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Buffalo Family Sees Support From Community After Triplets’ Illnesses

in News

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By Ellen Fike, Cowboy State Daily

Jalissa Olsen of Buffalo has only held all three of her triplets once since they were born in late November.

It was about two to three weeks after they were born.

“It just seems like we haven’t been able to catch a break,” Jalissa Olsen said.

For the last month, the Olsen family has experienced a series of unfortunate events, including two members catching the coronavirus, that have left all of the triplets in the hospital at one point or another.

But during the turbulent times, friends, family and the Olsens’ surrounding community have chipped in with all types of support, from financial to emotional and more.

Normally, the arrival of a new baby (not to mention three at once) is a joyous time, one filled with bonding time and showing the tiny human what the much larger world is like.

The Olsen family has not quite had that. Well, they haven’t had it at all.

First, Jalissa Olsen caught the coronavirus in mid-November, which meant her husband, Josh Olsen, also had to quarantine due to his exposure. Thankfully, she only had mild symptoms, but her pregnancy with triplets was already considered high-risk.

Other than some issues with high blood pressure, Jalissa Olsen really had no complications with the pregnancy.

The couple also has two other children, a 12-year-old and three-year-old.

Then, just a couple days after Jalissa Olsen recovered from the virus, she gave birth to three beautiful babies: Everleigh, Everett and Aspen.

However, not long after the babies were born, the tides began to turn.

“It’s really been a wild ride for us,” Josh Olsen said.

First, doctors couldn’t find a vein in Everleigh to give her an IV line, so they used one in her belly button. However, the IV fluid perforated her vein, so the liquid began to fill her lung cavity and her kidneys began to fail.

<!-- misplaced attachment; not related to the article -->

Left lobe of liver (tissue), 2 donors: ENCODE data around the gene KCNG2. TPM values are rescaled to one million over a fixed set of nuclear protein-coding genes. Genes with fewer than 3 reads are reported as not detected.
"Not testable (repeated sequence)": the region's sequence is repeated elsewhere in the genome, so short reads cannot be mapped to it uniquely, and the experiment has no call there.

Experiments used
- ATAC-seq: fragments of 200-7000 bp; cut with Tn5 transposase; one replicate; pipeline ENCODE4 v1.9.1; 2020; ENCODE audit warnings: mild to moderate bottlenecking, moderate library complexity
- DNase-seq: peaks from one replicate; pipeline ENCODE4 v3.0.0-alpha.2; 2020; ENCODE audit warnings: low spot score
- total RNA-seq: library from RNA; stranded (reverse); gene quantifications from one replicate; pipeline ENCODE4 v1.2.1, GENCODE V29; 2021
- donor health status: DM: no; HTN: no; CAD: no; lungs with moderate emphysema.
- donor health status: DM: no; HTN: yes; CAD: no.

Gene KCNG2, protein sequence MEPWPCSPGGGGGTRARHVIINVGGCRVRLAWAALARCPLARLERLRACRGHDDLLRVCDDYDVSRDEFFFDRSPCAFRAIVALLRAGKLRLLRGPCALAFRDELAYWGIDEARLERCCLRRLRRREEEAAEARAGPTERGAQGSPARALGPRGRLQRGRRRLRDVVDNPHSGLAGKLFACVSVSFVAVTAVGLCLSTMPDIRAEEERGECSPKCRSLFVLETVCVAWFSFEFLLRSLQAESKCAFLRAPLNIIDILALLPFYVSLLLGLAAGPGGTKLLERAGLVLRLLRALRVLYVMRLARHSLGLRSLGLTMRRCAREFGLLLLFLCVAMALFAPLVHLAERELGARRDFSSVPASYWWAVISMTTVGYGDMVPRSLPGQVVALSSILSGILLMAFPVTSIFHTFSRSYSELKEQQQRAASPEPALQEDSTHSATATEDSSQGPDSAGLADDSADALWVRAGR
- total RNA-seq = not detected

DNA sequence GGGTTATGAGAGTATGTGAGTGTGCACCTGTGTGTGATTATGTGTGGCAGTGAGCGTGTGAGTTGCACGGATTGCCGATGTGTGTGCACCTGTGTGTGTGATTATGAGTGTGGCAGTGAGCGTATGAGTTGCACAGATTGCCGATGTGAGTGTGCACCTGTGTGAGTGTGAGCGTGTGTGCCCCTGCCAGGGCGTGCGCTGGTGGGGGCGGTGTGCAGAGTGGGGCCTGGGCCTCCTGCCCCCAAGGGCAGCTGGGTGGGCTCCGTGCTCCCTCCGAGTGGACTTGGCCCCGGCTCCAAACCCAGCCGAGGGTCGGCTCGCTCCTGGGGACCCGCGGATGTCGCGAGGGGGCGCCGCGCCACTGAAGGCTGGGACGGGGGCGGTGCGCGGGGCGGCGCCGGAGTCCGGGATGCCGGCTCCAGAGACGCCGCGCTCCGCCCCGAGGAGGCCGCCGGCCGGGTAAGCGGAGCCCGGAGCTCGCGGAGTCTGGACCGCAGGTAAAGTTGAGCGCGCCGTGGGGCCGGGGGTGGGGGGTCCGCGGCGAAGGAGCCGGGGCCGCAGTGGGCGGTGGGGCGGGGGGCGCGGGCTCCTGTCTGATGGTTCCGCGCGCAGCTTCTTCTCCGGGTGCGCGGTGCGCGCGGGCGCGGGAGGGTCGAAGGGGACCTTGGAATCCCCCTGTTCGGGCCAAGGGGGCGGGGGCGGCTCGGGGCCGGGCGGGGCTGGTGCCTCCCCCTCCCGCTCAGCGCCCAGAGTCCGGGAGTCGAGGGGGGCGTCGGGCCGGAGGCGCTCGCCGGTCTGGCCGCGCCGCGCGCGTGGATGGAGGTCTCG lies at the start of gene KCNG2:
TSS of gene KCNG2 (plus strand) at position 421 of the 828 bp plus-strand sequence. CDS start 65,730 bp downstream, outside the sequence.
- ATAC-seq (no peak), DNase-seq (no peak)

Everleigh was life-flighted to Denver from Billings, where she was born. Jalissa Olsen accompanied her daughter with only the clothes on her back and her purse, not knowing when she might be home with her other children and her husband.

While in the hospital in Denver, Everleigh also contracted the coronavirus, but like her mother, only experienced mild symptoms. She made a full recovery, but there were concerns early on that the baby could die.

So, the family went back home with the triplets, hoping for a quiet holiday.

But then, the second triplet, Everett, got sick with Group B strep, a blood infection, two weeks ago. This also sent him to the hospital in Billings, back to the NICU, where he was put on a round of antibiotics for 10 days.

On Monday morning, the Olsens were picking up Everett from the hospital in Billings and were making their way back to Buffalo.

However, their story of illnesses wasn’t quite done.

On Christmas, the third triplet, Aspen, began displaying signs of illness, not unlike what Everett displayed before he got sick with the blood infection.

“We took her in and she coded at the hospital, and I think she flatlined for about seven minutes,” Josh Olsen said. “They resuscitated her at the hospital in Buffalo and then life-flighted her to Billings. I mean, my wife was in the room with Aspen when her heart stopped.”

Once at the NICU in Billings, Aspen also developed GBS like her brother. However, she has been recovering well and her parents are hoping to bring her home Jan. 4.

“It’s hard, because we’re taking two babies home and leaving one behind,” Jalissa Olsen said. “We felt like we were so close to the end, but now we’re not.”

The Olsens admitted that it would be easy to throw their hands up in the air and break down, but the support of their family and community in Wyoming and Montana have kept them going.

One friend created a GoFundMe for the couple before the triplets were born, but it has become significantly more helpful in recent weeks with all three of the babies being so sick and the hospital bills beginning to mount.

They have also seen support through their social media accounts and various parenting groups of which the Olsen are members.